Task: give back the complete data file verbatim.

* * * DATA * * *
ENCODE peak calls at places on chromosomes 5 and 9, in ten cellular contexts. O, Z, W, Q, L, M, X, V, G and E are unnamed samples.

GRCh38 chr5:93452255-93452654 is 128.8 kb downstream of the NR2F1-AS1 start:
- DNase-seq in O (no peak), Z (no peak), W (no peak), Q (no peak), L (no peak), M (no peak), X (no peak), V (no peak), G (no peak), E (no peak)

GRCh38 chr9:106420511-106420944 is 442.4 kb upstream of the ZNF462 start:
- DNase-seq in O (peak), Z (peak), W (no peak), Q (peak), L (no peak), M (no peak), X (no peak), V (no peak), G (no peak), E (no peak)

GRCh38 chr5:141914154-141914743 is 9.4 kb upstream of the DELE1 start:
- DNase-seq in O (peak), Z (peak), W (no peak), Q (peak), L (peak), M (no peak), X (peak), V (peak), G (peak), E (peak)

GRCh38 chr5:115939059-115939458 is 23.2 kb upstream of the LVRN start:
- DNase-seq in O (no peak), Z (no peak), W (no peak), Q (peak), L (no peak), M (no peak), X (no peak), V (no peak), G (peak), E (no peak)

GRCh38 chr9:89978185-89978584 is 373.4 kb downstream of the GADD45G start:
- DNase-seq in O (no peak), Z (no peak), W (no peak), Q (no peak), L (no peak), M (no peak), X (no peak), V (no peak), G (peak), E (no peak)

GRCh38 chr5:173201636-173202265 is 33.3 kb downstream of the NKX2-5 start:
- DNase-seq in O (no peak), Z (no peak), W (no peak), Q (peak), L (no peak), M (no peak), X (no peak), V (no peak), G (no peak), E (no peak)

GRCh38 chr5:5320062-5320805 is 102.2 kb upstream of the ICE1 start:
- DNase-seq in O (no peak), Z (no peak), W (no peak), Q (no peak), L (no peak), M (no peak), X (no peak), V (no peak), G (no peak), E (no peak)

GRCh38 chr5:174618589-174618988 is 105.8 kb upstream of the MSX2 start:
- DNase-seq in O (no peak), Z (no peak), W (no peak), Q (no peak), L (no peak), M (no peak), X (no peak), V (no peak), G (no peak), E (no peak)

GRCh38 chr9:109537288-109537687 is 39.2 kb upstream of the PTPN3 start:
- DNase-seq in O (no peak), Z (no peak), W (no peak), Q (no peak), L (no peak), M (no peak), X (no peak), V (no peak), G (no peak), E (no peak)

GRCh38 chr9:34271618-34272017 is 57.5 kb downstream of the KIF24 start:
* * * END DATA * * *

ENCODE peak calls at places on chromosomes 5 and 9, in ten cellular contexts. O, Z, W, Q, L, M, X, V, G and E are unnamed samples.

GRCh38 chr5:93452255-93452654 is 128.8 kb downstream of the NR2F1-AS1 start:
- DNase-seq in O (no peak), Z (no peak), W (no peak), Q (no peak), L (no peak), M (no peak), X (no peak), V (no peak), G (no peak), E (no peak)

GRCh38 chr9:106420511-106420944 is 442.4 kb upstream of the ZNF462 start:
- DNase-seq in O (peak), Z (peak), W (no peak), Q (peak), L (no peak), M (no peak), X (no peak), V (no peak), G (no peak), E (no peak)

GRCh38 chr5:141914154-141914743 is 9.4 kb upstream of the DELE1 start:
- DNase-seq in O (peak), Z (peak), W (no peak), Q (peak), L (peak), M (no peak), X (peak), V (peak), G (peak), E (peak)

GRCh38 chr5:115939059-115939458 is 23.2 kb upstream of the LVRN start:
- DNase-seq in O (no peak), Z (no peak), W (no peak), Q (peak), L (no peak), M (no peak), X (no peak), V (no peak), G (peak), E (no peak)

GRCh38 chr9:89978185-89978584 is 373.4 kb downstream of the GADD45G start:
- DNase-seq in O (no peak), Z (no peak), W (no peak), Q (no peak), L (no peak), M (no peak), X (no peak), V (no peak), G (peak), E (no peak)

GRCh38 chr5:173201636-173202265 is 33.3 kb downstream of the NKX2-5 start:
- DNase-seq in O (no peak), Z (no peak), W (no peak), Q (peak), L (no peak), M (no peak), X (no peak), V (no peak), G (no peak), E (no peak)

GRCh38 chr5:5320062-5320805 is 102.2 kb upstream of the ICE1 start:
- DNase-seq in O (no peak), Z (no peak), W (no peak), Q (no peak), L (no peak), M (no peak), X (no peak), V (no peak), G (no peak), E (no peak)

GRCh38 chr5:174618589-174618988 is 105.8 kb upstream of the MSX2 start:
- DNase-seq in O (no peak), Z (no peak), W (no peak), Q (no peak), L (no peak), M (no peak), X (no peak), V (no peak), G (no peak), E (no peak)

GRCh38 chr9:109537288-109537687 is 39.2 kb upstream of the PTPN3 start:
- DNase-seq in O (no peak), Z (no peak), W (no peak), Q (no peak), L (no peak), M (no peak), X (no peak), V (no peak), G (no peak), E (no peak)

GRCh38 chr9:34271618-34272017 is 57.5 kb downstream of the KIF24 start: